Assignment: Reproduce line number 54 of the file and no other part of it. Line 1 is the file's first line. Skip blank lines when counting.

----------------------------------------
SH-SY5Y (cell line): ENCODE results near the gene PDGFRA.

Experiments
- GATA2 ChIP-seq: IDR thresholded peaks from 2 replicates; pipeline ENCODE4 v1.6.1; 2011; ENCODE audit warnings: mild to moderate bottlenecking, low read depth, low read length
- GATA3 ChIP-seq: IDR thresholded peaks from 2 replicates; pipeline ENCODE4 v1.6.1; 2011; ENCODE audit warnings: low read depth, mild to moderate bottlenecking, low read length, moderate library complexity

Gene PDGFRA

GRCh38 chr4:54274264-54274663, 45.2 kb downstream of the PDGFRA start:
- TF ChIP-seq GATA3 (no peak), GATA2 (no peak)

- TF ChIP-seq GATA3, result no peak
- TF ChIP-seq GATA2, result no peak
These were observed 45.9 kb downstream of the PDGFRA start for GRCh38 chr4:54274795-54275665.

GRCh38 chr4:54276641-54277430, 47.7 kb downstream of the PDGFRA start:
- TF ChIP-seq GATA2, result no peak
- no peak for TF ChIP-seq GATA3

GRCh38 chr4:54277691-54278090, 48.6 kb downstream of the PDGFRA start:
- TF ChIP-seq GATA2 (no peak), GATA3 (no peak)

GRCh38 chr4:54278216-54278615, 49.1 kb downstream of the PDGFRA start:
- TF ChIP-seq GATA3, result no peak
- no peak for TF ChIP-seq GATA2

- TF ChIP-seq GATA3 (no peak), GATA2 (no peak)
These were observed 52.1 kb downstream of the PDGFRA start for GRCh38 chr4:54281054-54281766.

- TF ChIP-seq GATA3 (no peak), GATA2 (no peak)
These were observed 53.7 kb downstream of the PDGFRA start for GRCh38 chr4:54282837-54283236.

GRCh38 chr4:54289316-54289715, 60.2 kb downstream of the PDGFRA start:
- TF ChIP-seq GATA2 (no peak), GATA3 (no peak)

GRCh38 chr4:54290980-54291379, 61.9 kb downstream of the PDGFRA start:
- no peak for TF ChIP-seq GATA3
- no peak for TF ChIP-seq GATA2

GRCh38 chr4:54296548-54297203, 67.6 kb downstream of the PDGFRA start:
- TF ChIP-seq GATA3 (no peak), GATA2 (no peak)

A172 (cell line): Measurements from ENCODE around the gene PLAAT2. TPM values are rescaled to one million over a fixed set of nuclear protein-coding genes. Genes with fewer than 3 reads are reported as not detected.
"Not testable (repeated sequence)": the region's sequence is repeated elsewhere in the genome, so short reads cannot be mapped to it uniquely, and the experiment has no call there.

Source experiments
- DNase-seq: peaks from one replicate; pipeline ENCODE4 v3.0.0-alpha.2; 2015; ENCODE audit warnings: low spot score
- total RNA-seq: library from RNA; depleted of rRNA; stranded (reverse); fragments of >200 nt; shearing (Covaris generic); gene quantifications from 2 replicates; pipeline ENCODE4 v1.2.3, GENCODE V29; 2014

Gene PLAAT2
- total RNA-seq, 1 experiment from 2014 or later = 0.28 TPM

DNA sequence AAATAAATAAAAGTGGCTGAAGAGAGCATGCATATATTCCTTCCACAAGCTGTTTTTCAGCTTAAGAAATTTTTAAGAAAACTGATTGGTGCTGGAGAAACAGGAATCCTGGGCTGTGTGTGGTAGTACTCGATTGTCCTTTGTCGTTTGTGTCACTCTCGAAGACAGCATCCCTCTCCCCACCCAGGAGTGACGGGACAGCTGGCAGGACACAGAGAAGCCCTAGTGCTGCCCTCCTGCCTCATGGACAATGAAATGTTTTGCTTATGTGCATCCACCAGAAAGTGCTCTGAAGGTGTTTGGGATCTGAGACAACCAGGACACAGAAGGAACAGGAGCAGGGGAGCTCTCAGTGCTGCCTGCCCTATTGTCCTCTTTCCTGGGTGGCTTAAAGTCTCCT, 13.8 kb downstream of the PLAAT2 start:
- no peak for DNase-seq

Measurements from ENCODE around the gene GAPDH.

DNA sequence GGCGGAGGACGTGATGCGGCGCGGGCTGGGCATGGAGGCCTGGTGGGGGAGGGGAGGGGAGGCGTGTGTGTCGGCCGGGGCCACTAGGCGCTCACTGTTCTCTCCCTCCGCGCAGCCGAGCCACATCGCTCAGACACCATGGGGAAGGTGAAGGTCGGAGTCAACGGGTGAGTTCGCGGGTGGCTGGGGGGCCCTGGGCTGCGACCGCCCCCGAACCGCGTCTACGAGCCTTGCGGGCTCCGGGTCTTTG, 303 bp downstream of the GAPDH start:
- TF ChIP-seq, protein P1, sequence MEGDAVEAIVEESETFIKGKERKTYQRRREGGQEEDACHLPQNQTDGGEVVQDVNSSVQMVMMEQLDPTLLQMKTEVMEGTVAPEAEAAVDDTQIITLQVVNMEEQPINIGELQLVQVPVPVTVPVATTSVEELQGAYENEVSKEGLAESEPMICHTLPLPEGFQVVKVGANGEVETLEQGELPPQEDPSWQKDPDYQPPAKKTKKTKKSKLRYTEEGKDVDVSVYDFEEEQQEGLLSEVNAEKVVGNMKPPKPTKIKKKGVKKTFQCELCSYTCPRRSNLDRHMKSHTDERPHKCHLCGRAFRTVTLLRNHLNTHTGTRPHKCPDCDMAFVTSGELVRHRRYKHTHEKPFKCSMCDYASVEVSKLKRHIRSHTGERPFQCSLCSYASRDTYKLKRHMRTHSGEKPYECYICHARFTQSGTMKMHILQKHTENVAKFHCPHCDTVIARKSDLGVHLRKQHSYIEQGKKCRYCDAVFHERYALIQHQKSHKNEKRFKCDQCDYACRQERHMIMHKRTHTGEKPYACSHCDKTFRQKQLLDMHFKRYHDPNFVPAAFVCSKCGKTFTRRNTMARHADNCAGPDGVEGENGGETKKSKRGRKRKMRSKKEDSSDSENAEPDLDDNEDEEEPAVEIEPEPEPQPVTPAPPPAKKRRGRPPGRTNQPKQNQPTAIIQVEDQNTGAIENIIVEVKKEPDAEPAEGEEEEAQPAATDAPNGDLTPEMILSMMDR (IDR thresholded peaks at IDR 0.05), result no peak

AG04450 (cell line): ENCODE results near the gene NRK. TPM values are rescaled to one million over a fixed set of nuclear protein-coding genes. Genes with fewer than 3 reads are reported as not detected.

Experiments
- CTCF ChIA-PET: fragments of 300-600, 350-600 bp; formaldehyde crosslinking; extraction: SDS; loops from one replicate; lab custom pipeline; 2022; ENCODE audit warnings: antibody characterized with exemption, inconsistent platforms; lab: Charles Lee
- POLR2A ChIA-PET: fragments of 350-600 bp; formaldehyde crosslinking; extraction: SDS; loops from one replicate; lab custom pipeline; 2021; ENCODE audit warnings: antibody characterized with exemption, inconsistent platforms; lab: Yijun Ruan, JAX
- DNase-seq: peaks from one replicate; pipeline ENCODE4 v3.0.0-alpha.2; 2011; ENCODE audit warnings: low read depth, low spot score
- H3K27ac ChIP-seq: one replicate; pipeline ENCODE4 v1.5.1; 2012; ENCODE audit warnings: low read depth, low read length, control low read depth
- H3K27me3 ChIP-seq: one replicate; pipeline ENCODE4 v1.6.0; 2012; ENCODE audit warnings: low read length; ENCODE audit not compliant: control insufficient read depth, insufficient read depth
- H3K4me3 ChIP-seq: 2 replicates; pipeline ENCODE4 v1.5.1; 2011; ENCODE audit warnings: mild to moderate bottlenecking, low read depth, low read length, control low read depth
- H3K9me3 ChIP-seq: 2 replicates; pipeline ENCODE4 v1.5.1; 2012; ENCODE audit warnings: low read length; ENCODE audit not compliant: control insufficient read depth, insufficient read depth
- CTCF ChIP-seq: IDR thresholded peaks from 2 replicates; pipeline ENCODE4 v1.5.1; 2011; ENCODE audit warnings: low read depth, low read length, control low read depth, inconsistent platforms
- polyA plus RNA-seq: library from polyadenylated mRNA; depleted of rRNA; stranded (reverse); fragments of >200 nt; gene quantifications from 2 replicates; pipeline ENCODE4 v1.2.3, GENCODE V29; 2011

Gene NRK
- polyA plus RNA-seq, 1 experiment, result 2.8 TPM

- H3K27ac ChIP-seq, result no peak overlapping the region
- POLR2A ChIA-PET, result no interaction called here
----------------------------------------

- polyA plus RNA-seq, 1 experiment, result 2.8 TPM